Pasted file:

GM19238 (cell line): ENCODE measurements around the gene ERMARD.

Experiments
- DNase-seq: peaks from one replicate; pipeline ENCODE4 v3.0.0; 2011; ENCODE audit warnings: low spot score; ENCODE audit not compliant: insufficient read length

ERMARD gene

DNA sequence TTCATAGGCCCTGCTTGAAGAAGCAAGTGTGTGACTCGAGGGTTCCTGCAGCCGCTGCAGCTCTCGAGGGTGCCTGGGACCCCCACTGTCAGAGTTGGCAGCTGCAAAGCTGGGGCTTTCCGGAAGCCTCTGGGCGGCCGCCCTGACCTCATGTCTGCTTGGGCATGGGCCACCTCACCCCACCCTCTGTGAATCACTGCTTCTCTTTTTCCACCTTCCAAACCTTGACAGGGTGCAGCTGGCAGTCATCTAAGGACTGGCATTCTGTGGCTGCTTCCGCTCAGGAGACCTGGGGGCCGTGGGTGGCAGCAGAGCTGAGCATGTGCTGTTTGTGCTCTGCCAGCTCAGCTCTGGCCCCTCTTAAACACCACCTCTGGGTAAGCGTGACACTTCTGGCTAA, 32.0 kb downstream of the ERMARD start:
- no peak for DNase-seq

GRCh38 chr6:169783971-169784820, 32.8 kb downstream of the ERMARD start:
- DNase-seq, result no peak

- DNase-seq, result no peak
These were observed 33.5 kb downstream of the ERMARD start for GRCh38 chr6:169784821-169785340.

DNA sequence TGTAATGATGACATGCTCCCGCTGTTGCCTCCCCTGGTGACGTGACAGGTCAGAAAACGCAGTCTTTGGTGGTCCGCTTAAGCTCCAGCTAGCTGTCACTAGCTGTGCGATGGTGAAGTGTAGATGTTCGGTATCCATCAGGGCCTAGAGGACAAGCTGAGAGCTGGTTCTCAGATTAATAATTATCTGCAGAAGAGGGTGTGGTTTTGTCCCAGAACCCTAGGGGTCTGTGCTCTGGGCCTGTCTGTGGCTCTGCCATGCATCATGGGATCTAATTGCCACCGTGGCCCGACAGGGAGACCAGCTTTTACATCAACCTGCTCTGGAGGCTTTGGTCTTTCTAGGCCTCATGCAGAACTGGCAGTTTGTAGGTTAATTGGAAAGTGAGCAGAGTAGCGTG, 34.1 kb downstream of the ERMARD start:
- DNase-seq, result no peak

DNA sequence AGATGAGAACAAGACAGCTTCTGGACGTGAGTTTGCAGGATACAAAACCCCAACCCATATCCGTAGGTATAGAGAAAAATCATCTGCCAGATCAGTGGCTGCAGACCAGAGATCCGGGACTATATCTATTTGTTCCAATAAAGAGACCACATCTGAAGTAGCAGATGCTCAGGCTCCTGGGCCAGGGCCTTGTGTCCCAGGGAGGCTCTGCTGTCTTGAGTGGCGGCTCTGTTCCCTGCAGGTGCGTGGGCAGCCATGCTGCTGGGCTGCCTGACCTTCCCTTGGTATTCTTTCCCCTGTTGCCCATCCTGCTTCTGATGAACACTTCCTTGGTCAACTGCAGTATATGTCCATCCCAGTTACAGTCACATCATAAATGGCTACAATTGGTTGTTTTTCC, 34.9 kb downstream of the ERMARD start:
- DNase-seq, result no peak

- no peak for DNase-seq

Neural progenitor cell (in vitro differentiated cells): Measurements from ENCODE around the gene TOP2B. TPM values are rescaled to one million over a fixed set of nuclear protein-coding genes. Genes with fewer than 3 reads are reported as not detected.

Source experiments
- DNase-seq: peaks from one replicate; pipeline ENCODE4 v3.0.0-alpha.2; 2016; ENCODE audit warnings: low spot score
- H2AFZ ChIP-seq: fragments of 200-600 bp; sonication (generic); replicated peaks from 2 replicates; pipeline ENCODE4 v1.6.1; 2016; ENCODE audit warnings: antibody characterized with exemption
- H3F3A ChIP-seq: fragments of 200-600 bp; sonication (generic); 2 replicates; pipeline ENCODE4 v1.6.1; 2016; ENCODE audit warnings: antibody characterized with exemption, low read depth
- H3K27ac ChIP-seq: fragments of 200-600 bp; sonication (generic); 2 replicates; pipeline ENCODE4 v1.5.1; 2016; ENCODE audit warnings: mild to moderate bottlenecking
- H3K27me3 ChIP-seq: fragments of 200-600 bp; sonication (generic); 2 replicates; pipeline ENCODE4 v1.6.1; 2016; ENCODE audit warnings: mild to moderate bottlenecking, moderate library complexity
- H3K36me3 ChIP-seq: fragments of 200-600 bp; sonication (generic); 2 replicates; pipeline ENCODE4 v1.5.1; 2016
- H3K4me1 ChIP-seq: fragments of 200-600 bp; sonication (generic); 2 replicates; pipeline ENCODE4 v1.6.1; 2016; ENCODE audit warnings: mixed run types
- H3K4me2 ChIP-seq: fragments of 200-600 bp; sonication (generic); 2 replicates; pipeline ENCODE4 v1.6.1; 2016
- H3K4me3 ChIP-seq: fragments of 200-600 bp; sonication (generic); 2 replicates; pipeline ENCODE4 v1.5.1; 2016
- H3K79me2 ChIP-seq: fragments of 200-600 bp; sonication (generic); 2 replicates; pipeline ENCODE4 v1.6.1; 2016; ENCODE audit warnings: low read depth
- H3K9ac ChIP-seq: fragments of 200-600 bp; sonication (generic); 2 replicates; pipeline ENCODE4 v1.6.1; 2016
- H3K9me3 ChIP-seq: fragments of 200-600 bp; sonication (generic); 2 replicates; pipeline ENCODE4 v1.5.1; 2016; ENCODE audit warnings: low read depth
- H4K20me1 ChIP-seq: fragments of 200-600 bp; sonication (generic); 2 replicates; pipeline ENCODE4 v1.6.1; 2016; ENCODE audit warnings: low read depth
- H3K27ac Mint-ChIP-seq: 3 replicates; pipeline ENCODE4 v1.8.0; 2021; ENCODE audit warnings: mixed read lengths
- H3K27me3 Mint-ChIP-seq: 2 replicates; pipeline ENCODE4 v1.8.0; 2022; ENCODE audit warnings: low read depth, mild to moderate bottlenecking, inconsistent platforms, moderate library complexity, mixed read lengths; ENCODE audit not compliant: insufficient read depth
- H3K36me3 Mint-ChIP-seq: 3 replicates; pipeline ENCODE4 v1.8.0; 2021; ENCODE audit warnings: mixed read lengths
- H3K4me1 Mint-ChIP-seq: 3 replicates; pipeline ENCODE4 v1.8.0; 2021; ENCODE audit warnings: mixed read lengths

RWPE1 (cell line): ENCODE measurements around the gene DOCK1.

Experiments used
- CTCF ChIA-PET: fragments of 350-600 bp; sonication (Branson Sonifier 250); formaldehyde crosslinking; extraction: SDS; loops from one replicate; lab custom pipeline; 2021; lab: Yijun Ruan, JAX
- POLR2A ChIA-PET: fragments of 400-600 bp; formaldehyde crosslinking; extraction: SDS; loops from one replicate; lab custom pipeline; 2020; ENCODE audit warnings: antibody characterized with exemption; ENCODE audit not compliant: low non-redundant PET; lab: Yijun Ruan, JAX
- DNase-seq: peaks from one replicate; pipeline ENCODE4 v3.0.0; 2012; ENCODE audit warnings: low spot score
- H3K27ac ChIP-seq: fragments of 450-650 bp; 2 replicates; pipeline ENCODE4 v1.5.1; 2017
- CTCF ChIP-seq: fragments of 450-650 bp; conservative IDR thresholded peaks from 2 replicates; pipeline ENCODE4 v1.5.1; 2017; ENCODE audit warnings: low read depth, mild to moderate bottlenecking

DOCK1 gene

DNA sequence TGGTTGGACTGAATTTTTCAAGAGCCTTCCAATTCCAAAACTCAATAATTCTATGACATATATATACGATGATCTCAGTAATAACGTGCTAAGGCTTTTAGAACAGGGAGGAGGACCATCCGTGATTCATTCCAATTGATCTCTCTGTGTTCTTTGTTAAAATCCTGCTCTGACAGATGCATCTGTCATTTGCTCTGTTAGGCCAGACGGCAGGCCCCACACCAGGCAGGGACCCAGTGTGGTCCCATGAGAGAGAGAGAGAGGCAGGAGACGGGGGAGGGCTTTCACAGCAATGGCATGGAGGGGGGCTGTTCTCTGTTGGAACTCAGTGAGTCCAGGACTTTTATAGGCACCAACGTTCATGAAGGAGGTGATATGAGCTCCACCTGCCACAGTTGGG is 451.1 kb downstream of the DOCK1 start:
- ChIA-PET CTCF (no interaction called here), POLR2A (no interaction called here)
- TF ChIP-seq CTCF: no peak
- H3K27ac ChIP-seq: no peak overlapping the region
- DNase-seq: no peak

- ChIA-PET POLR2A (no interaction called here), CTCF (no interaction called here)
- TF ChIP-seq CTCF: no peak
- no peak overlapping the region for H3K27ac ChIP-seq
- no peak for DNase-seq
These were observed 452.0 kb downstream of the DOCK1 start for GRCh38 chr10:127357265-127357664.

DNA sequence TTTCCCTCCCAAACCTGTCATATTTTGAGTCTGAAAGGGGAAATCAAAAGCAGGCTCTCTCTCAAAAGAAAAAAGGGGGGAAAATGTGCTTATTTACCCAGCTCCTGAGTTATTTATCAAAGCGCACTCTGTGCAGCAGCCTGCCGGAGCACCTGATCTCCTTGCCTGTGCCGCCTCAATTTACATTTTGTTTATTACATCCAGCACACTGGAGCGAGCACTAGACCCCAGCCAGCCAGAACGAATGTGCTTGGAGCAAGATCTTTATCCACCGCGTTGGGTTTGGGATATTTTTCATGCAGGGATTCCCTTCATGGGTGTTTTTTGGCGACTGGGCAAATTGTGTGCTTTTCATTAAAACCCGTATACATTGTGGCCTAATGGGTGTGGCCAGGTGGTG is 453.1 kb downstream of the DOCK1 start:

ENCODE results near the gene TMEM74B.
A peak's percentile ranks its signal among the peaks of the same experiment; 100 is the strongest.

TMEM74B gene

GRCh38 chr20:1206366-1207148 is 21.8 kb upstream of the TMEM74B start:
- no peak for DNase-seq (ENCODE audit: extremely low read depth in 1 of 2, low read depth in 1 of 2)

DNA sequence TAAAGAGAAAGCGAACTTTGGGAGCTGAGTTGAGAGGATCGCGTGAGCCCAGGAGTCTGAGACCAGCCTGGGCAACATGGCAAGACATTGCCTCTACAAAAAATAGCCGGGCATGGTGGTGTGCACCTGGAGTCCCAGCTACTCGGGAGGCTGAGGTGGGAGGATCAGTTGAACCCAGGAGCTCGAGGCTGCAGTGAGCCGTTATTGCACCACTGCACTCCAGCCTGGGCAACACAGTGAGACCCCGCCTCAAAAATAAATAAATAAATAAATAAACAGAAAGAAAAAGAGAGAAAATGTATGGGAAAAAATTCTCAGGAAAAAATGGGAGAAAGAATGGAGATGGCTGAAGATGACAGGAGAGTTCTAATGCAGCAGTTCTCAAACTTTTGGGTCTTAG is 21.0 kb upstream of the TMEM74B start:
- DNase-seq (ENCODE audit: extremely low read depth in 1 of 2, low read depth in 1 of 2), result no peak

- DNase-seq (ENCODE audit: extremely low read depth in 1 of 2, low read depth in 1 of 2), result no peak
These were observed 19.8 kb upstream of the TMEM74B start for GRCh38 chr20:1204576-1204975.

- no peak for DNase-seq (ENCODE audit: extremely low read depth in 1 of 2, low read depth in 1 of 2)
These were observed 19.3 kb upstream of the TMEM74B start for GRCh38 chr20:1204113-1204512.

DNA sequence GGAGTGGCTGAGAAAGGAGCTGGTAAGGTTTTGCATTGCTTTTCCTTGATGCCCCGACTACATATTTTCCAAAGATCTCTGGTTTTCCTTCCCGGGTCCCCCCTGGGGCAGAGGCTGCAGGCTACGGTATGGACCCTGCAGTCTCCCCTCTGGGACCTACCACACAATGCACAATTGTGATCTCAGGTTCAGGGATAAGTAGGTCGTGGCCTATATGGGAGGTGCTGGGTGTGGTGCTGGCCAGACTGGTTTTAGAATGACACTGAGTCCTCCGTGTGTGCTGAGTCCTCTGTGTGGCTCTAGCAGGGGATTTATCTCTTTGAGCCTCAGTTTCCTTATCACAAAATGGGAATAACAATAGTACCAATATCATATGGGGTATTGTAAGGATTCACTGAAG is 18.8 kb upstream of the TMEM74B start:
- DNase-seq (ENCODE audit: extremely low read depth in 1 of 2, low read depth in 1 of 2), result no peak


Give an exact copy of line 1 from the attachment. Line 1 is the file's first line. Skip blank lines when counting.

GM19238 (cell line): ENCODE measurements around the gene ERMARD.